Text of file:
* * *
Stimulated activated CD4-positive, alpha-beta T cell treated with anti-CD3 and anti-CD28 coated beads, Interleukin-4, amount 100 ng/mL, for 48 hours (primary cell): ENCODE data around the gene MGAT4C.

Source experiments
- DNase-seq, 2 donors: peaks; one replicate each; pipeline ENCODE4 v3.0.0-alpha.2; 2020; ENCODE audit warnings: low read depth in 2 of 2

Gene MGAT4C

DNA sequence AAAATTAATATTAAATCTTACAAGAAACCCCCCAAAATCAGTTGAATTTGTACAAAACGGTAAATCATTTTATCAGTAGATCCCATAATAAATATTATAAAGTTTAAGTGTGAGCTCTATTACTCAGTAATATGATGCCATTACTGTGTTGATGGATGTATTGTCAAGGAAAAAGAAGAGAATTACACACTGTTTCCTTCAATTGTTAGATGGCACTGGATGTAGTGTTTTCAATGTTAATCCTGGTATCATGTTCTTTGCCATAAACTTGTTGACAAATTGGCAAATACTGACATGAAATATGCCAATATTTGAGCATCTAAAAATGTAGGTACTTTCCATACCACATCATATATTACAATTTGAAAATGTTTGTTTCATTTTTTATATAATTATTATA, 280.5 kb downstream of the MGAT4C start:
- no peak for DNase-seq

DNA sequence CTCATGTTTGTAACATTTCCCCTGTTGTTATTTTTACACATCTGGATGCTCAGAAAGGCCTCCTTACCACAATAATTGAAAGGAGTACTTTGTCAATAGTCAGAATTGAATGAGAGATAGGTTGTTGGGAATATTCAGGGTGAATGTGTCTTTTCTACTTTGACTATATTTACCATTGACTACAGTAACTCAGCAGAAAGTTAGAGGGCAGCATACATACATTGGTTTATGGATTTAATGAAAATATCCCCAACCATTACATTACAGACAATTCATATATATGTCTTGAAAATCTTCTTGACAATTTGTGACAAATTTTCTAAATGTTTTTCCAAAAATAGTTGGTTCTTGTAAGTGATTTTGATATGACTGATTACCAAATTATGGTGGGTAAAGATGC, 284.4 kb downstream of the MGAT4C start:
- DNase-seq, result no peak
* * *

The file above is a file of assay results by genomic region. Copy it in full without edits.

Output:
Stimulated activated CD4-positive, alpha-beta T cell treated with anti-CD3 and anti-CD28 coated beads, Interleukin-4, amount 100 ng/mL, for 48 hours (primary cell): ENCODE data around the gene MGAT4C.

Source experiments
- DNase-seq, 2 donors: peaks; one replicate each; pipeline ENCODE4 v3.0.0-alpha.2; 2020; ENCODE audit warnings: low read depth in 2 of 2

Gene MGAT4C

DNA sequence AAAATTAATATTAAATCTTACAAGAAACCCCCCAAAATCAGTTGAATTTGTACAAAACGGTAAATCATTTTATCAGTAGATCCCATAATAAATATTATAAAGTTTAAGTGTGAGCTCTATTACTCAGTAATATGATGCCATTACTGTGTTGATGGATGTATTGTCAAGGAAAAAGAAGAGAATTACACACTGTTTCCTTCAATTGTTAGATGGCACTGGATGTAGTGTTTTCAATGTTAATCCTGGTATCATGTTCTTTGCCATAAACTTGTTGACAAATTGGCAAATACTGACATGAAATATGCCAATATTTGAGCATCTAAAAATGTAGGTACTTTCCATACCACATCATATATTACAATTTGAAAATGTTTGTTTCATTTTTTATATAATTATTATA, 280.5 kb downstream of the MGAT4C start:
- no peak for DNase-seq

DNA sequence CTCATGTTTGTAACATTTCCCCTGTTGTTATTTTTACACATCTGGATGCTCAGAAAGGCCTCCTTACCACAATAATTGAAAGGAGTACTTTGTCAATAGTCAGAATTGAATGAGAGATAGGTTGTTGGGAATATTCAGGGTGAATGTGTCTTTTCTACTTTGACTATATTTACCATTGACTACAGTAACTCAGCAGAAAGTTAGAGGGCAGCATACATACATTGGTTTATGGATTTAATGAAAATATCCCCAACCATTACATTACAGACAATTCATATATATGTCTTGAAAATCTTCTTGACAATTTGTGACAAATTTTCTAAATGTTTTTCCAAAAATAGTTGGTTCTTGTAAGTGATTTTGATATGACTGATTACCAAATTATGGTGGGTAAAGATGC, 284.4 kb downstream of the MGAT4C start:
- DNase-seq, result no peak